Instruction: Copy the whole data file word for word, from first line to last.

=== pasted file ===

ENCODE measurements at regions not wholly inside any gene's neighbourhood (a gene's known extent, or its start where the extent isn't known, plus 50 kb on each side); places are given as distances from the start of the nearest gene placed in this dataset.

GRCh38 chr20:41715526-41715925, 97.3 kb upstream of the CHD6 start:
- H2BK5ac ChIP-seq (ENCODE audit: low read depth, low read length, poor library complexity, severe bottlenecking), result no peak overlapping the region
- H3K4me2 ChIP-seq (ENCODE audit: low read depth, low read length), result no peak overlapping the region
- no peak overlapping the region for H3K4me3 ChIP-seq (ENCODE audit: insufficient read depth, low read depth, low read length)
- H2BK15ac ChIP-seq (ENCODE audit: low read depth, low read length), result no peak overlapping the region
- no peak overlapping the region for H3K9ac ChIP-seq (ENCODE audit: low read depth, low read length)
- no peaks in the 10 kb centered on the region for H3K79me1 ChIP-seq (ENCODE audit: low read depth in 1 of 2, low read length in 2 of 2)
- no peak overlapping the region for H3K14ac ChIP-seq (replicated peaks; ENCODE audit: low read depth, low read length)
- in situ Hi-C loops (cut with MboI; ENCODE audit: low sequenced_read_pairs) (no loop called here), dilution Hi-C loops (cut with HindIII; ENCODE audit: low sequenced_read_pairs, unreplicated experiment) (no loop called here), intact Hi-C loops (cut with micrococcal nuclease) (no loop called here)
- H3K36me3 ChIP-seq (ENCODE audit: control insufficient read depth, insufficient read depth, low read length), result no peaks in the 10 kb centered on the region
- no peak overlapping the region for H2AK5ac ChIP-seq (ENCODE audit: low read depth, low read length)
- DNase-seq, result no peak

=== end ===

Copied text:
ENCODE measurements at regions not wholly inside any gene's neighbourhood (a gene's known extent, or its start where the extent isn't known, plus 50 kb on each side); places are given as distances from the start of the nearest gene placed in this dataset.

GRCh38 chr20:41715526-41715925, 97.3 kb upstream of the CHD6 start:
- H2BK5ac ChIP-seq (ENCODE audit: low read depth, low read length, poor library complexity, severe bottlenecking), result no peak overlapping the region
- H3K4me2 ChIP-seq (ENCODE audit: low read depth, low read length), result no peak overlapping the region
- no peak overlapping the region for H3K4me3 ChIP-seq (ENCODE audit: insufficient read depth, low read depth, low read length)
- H2BK15ac ChIP-seq (ENCODE audit: low read depth, low read length), result no peak overlapping the region
- no peak overlapping the region for H3K9ac ChIP-seq (ENCODE audit: low read depth, low read length)
- no peaks in the 10 kb centered on the region for H3K79me1 ChIP-seq (ENCODE audit: low read depth in 1 of 2, low read length in 2 of 2)
- no peak overlapping the region for H3K14ac ChIP-seq (replicated peaks; ENCODE audit: low read depth, low read length)
- in situ Hi-C loops (cut with MboI; ENCODE audit: low sequenced_read_pairs) (no loop called here), dilution Hi-C loops (cut with HindIII; ENCODE audit: low sequenced_read_pairs, unreplicated experiment) (no loop called here), intact Hi-C loops (cut with micrococcal nuclease) (no loop called here)
- H3K36me3 ChIP-seq (ENCODE audit: control insufficient read depth, insufficient read depth, low read length), result no peaks in the 10 kb centered on the region
- no peak overlapping the region for H2AK5ac ChIP-seq (ENCODE audit: low read depth, low read length)
- DNase-seq, result no peak